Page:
Probably not a lot more progress will happen this week, until the bolts arrive for the door. I do have to make a few changes to the stack - or more correctly, I have to swap out some brick. There are a few brick from the old stack that I am not 100% sure are superduty - & I do need superduty for the bag wall. I should have used the dubious brick in the stack, where it won't matter, because (obviously!) it doesn't get nearly as hot.

Wednesday, September 15, 2021

The Stack, The Arch, & More

Achievement unlocked: the stack is up! As is the arch. 

Tyler built the angle iron frame & laid the brick for the arch on Monday. Sadly I was not able to be here for that! Trying to work around my teaching schedule was going to delay construction, and I really really need a kiln. I have orders piling up! Anyway, I came home Monday night to a completed arch, with a blanket of insulating kaowool. We removed the form in the morning & laid a layer of Quikcrete. I had a brief moment of wishing I hadn't discarded the boxes of broken pottery bits I used to save, thinking one day I might make a mosaic! I decided a couple decades ago that I am probably not going to make a mosaic! & even if I wanted to, there are plenty of shards in the world. But I am kind of enjoying the sleekness of the plain concrete finish. If I change my mind I could always add another thin layer of concrete & lay buttons & mug handles & porcelain doll heads in that. 

We built the stack yesterday as well. There was a little design question to resolve: what material to use for the upper portion of the stack. Technically, to fire, the stack only needed to reach the top of the arch, because this kiln will utilize forced-air burners. (More on that later, but here's the scoop from Ward Burner on the differences.) But in order for the hot gas escaping the kiln to vent above the roof of the shed, the stack has to reach that high, and do so without creating a draw that would interfere with the firing. 
Options: a piece of culvert, elevated above the last brick layer to let air in (ugly, will need to be replaced every couple of years); a double-walled stainless steel tube, also elevated, made for kilns & such (less ugly, more durable but spendy - maybe $300 for a 3 foot length) or...hey, we've got all these brick! 
The stack could not be solid, like a conventional stack, because of the draw issue, but Tyler had an idea: we could build it in a checkerboard pattern, leaving gaps between the brick to pull in air. So that's what we did & it looks so cool! Can't wait to see it firing - I am hoping to see a bit of light thru the gaps.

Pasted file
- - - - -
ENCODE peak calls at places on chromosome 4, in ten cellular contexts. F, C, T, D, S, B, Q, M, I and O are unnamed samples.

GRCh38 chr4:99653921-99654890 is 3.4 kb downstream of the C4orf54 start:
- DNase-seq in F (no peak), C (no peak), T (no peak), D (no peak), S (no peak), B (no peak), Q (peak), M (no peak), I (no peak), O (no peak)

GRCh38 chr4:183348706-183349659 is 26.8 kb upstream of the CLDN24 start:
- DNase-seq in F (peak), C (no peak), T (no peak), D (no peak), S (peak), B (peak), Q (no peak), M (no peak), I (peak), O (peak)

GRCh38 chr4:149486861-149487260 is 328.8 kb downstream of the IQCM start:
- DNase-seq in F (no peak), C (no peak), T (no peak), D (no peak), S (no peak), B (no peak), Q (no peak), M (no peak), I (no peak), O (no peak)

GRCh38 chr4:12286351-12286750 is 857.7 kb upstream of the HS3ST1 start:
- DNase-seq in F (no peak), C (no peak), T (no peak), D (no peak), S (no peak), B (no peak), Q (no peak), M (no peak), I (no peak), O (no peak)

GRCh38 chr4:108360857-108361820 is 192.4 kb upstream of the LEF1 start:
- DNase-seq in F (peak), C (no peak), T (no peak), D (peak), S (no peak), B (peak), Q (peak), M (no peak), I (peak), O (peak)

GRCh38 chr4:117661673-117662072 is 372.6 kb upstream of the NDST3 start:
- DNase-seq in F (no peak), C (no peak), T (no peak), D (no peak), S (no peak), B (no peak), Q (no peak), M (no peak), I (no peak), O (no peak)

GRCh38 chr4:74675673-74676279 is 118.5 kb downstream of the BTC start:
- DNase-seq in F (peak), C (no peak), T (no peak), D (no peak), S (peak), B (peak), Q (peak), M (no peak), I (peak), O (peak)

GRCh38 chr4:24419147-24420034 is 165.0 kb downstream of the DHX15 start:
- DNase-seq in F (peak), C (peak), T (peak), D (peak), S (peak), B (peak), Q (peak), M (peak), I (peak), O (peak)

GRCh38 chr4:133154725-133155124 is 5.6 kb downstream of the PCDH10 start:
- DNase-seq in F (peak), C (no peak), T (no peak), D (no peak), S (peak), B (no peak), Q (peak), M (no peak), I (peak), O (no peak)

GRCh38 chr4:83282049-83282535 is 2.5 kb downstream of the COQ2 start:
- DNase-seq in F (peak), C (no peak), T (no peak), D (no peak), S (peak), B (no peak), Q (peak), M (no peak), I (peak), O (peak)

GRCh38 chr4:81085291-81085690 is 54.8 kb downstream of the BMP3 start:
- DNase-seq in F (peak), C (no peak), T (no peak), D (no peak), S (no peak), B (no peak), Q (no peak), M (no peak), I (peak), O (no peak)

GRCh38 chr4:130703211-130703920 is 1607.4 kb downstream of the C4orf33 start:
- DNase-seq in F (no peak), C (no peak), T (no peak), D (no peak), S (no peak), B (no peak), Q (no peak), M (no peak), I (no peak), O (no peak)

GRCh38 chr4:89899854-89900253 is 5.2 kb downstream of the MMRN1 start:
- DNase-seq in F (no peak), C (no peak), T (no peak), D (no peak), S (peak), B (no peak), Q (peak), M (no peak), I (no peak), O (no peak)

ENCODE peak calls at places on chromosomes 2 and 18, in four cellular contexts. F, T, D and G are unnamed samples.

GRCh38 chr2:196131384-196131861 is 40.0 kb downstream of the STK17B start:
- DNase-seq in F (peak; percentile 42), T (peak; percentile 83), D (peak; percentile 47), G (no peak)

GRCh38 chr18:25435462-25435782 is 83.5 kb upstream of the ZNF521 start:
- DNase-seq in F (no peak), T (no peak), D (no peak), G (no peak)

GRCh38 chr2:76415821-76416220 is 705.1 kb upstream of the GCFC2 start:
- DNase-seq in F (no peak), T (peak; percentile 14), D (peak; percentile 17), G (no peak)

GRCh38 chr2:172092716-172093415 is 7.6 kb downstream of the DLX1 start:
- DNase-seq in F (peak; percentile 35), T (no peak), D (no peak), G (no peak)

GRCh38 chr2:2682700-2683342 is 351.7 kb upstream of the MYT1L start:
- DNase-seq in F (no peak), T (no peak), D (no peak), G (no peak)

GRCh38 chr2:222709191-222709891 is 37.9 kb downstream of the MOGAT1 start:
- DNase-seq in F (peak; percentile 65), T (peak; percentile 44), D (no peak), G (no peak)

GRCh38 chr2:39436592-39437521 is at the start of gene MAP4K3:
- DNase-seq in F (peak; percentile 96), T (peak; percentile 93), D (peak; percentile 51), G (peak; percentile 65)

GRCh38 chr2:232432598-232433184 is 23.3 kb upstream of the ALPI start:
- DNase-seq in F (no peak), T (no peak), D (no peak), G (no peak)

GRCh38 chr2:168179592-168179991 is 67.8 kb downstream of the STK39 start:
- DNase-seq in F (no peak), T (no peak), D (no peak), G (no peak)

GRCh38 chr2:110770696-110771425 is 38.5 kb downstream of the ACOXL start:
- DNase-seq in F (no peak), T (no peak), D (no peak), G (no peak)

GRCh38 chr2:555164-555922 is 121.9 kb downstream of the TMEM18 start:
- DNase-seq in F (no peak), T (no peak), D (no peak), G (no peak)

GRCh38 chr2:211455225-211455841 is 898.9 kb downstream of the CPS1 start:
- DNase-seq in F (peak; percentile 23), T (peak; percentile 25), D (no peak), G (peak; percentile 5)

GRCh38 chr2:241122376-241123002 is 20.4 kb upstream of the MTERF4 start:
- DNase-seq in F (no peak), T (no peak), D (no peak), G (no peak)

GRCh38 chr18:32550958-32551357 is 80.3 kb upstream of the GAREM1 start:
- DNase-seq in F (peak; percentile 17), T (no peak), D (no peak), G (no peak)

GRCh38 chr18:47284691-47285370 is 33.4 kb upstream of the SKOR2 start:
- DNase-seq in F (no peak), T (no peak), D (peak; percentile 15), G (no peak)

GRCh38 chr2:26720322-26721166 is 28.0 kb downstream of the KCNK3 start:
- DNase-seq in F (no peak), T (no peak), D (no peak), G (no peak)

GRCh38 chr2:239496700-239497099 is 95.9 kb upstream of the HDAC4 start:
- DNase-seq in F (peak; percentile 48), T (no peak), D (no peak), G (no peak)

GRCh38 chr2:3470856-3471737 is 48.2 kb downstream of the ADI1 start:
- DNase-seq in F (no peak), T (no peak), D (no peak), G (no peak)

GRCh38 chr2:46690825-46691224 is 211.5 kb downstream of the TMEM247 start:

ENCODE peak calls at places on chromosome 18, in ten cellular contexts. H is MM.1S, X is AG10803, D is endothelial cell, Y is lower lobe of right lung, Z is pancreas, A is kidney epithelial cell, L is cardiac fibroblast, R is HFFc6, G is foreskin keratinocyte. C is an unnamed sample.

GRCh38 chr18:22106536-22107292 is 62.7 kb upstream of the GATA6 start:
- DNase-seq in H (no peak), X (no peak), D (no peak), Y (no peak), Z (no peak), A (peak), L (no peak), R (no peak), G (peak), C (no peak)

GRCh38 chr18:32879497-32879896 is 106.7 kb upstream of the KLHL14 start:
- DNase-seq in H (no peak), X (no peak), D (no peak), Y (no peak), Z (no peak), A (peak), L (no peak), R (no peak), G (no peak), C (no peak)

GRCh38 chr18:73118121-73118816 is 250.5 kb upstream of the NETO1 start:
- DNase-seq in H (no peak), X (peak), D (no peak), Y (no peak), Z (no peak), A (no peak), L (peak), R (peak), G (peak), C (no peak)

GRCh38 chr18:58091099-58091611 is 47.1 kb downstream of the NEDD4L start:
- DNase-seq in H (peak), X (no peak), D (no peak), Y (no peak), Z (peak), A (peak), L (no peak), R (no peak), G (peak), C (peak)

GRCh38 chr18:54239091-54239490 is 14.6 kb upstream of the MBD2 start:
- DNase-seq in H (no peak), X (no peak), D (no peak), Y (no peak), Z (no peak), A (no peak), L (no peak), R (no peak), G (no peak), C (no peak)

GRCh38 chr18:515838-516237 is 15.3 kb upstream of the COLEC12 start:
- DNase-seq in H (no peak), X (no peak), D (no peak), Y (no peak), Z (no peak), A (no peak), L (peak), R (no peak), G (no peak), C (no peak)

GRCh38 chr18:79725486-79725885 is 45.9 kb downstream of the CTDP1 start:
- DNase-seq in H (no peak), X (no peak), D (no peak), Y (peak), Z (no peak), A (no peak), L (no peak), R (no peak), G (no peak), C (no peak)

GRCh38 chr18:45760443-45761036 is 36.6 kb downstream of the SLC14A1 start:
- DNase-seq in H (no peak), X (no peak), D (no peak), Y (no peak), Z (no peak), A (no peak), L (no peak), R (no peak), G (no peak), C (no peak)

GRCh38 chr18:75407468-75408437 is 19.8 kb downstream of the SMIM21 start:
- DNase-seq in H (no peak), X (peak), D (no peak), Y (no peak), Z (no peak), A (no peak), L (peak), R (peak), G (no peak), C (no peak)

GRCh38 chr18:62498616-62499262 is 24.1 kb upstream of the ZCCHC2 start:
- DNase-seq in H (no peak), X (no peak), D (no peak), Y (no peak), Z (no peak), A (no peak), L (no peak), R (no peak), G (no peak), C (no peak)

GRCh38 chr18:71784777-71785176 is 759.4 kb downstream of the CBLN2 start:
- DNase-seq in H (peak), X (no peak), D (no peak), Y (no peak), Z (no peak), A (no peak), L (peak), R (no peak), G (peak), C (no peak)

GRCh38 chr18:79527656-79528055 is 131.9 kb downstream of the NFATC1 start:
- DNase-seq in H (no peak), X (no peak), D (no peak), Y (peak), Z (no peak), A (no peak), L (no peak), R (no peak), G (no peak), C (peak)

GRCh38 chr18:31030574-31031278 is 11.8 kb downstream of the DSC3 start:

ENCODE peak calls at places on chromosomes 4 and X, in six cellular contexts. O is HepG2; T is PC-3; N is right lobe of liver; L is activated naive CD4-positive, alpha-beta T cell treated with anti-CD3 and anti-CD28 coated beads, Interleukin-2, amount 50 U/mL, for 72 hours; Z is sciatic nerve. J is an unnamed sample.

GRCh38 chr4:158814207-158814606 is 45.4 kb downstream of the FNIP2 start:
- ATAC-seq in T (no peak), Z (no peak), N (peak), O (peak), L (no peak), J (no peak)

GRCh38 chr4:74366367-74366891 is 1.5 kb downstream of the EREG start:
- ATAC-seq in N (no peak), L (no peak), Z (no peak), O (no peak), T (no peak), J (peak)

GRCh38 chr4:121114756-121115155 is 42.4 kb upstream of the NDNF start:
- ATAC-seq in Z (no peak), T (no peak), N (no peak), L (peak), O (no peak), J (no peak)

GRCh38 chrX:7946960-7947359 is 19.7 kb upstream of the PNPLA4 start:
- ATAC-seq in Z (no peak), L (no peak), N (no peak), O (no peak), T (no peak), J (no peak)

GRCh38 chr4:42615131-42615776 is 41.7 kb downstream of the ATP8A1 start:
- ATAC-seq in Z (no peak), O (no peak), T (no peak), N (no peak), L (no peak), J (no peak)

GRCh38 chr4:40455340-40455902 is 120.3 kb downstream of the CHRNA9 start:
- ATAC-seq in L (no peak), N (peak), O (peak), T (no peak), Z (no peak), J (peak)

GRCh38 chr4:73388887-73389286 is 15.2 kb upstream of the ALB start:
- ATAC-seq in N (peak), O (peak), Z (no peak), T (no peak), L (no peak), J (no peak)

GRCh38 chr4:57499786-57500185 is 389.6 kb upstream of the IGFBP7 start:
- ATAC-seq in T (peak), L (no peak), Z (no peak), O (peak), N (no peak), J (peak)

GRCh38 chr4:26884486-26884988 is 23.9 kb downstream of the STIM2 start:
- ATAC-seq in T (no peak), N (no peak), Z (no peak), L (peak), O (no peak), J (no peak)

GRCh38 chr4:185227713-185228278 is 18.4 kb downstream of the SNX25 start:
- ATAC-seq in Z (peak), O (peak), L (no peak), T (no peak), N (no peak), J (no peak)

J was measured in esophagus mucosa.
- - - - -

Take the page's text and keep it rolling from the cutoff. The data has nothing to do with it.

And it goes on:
Next, the door, the burners, the plumbing - that last bit will be the hold up, since it will happen just whenever the propane tech can get here. 

If you'd like ot support this project or just want a great new mug, you can pre-order a mug from the first firing at this link

Friday, September 10, 2021

Walls UP!

 We made a lot of progress on Wednesday! Next is the angle iron exoskeleton, then the back wall, then the arch, then the rest of the stack. Last will be the plumbing, and that will require a licensed propane technician to complete. The timing for that is out of my hands, & unfortunately it might take a while! It was going to take a month for him to come un-plumb, when I was in the deconstruction phase. I begged & pleaded & they did finally accommodate me, but that probably won't work a second time. So, we're probably looking at mid to late October before the kiln will be serviceable. 

You can see the burner channels in the back, & the soda ports. We placed these ports higher than in the old kiln, as I am planning to switch to the spray-in soda method. Previously I was using the Gail Nichols soda-salad application method, which I enjoyed & got good results, but I've been doing that for 11 years & I am up to try something new. Not 100% new - I have used the spray-in method before, at Watershed, & gotten good results - but this will give me an opportunity to play around with it some more. 

Right now I am not able to be much help - Tyler is cutting the angle iron that will make the frame. We got a massive amount of rain last night here in Augusta, so everything is soaked & there are puddles everywhere, so he's not going to be using the arc welder! We can get the pieces up & clamped in place this afternoon. 

In between classes & this I have been able to make a few things! Lots of mugs, a few bowls, some small lidded jars for an order. During the deconstruction I just couldn't motivate myself to make anything - some kind of psych block, I guess - but now I'm thinking OMG I NEED POTS! 

I've mostly been making my floral slip trailed ware. I have a couple of other flowers I want to work on rendering in slip in a recognizable way, but I can feel Dotopia calling me as well. 
If you would like a mug & to help support this project, you can pre-order a mug from the 1st firing at this link.